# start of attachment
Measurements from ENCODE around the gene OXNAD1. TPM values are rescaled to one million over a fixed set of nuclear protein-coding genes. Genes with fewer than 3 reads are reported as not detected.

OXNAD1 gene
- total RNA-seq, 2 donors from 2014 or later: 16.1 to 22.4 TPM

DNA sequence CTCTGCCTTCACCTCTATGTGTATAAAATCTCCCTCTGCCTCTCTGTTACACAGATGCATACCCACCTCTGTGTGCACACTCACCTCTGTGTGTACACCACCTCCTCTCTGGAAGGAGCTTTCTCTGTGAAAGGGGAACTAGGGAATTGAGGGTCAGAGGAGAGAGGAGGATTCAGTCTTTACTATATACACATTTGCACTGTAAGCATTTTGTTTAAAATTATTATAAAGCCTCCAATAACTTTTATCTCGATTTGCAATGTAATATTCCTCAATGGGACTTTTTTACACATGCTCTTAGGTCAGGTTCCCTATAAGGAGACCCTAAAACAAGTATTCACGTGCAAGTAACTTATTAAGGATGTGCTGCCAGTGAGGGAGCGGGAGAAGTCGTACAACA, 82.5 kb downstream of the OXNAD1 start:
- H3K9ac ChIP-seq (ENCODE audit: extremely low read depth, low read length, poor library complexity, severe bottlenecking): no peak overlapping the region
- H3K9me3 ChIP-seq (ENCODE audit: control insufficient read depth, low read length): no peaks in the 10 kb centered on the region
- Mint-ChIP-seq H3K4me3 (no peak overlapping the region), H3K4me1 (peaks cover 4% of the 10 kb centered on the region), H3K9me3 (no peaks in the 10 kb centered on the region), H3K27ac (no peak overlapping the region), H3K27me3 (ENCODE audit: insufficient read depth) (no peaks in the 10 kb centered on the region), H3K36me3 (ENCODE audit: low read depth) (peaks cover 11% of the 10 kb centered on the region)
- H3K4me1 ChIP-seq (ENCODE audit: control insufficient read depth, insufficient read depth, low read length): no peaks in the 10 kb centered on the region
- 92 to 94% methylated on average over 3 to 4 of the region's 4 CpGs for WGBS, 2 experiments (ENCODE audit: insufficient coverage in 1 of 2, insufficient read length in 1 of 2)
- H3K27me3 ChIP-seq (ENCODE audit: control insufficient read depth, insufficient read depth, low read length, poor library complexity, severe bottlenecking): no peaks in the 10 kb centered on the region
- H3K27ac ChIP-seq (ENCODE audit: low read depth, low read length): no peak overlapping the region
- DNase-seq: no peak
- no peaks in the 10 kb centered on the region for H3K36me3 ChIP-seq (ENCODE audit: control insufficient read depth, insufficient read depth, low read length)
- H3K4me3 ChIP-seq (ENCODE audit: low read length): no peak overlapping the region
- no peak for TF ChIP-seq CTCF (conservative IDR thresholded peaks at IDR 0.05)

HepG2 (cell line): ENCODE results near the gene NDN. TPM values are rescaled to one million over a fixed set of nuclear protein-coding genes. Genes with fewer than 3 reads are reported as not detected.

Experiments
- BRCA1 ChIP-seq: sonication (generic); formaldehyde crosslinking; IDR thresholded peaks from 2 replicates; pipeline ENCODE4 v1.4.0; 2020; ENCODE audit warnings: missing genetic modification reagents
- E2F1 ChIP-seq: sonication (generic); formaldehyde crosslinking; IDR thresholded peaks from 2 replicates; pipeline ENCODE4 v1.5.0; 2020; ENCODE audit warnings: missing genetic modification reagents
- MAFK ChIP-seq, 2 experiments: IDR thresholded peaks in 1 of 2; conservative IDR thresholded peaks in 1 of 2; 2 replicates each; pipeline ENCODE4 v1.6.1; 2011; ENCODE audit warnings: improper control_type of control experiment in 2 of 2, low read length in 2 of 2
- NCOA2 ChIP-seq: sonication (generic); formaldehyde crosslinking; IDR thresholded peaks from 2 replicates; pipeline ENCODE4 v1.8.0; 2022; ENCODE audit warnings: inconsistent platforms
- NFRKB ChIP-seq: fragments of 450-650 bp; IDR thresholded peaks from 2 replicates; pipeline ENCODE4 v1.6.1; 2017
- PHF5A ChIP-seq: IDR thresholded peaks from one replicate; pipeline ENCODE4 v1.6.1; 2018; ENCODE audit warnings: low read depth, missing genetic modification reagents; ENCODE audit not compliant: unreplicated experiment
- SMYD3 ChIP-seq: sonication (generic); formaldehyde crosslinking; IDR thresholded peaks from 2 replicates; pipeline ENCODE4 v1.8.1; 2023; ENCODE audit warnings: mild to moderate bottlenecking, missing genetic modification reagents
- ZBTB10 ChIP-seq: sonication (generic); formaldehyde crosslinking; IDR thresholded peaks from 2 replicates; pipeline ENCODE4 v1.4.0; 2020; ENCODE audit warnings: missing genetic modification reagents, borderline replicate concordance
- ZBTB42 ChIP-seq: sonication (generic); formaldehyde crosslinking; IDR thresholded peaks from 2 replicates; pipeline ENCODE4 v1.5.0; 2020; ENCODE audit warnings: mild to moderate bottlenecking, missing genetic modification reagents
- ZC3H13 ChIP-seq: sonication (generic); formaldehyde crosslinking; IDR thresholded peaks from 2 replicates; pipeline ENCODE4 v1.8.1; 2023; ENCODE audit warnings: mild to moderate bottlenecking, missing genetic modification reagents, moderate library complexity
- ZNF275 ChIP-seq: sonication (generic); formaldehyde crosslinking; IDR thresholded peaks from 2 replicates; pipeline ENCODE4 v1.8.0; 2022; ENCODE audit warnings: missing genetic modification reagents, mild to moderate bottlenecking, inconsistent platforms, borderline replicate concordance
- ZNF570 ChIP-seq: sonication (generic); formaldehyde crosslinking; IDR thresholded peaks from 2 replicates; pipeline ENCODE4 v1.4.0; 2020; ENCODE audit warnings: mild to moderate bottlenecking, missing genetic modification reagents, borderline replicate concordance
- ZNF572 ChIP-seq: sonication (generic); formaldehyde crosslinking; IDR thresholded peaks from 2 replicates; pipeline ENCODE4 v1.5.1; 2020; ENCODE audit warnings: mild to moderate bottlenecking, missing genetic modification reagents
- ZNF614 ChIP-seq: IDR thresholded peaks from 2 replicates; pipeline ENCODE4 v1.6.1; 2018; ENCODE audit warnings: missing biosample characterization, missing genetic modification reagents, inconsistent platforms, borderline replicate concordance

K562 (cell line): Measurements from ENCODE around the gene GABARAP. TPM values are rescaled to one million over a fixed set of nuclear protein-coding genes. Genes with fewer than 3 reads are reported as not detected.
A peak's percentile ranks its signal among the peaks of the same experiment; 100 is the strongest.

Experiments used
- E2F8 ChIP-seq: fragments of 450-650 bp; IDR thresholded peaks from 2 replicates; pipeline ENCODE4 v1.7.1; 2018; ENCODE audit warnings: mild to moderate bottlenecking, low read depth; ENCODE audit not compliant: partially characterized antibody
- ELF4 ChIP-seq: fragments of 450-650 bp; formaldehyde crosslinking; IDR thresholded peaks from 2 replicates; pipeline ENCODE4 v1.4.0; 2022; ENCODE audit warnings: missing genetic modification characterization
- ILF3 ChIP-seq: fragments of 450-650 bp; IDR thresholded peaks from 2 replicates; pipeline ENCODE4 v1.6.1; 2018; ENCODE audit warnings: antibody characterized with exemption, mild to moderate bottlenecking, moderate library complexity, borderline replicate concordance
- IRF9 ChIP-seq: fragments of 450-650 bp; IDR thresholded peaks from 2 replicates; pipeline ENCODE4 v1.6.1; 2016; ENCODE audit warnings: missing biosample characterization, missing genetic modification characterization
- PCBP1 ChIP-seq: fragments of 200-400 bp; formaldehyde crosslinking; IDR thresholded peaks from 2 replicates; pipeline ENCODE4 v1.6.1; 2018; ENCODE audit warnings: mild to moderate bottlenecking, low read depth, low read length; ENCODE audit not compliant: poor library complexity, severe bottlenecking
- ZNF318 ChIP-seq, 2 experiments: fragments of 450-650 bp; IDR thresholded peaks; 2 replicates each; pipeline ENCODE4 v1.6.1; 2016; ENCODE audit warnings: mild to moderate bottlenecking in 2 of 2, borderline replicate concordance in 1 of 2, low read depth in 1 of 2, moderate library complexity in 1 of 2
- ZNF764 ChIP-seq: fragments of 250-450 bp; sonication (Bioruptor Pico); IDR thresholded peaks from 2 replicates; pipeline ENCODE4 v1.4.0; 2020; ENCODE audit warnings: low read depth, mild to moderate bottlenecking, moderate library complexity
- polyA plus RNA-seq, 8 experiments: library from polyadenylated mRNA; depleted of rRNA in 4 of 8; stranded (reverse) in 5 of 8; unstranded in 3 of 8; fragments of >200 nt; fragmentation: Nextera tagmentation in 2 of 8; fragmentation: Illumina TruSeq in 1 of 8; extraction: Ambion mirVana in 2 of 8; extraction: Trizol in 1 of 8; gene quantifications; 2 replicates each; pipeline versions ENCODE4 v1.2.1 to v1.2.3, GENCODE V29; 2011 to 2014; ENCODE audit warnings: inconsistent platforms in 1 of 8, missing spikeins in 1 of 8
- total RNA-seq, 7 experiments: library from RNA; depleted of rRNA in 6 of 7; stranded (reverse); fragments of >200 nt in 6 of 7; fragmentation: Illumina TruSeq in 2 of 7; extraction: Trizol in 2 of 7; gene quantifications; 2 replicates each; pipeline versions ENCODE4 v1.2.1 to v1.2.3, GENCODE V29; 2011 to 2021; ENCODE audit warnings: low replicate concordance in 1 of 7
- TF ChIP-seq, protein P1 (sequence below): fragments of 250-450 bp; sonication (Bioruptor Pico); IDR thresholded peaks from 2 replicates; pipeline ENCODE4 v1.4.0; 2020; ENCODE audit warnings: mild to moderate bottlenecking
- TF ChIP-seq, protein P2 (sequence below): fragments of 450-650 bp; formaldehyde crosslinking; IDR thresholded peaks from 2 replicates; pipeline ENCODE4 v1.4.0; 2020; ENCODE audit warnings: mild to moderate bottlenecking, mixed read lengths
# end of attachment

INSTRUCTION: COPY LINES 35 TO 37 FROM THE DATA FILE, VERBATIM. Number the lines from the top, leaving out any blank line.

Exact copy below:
- E2F8 ChIP-seq: fragments of 450-650 bp; IDR thresholded peaks from 2 replicates; pipeline ENCODE4 v1.7.1; 2018; ENCODE audit warnings: mild to moderate bottlenecking, low read depth; ENCODE audit not compliant: partially characterized antibody
- ELF4 ChIP-seq: fragments of 450-650 bp; formaldehyde crosslinking; IDR thresholded peaks from 2 replicates; pipeline ENCODE4 v1.4.0; 2022; ENCODE audit warnings: missing genetic modification characterization
- ILF3 ChIP-seq: fragments of 450-650 bp; IDR thresholded peaks from 2 replicates; pipeline ENCODE4 v1.6.1; 2018; ENCODE audit warnings: antibody characterized with exemption, mild to moderate bottlenecking, moderate library complexity, borderline replicate concordance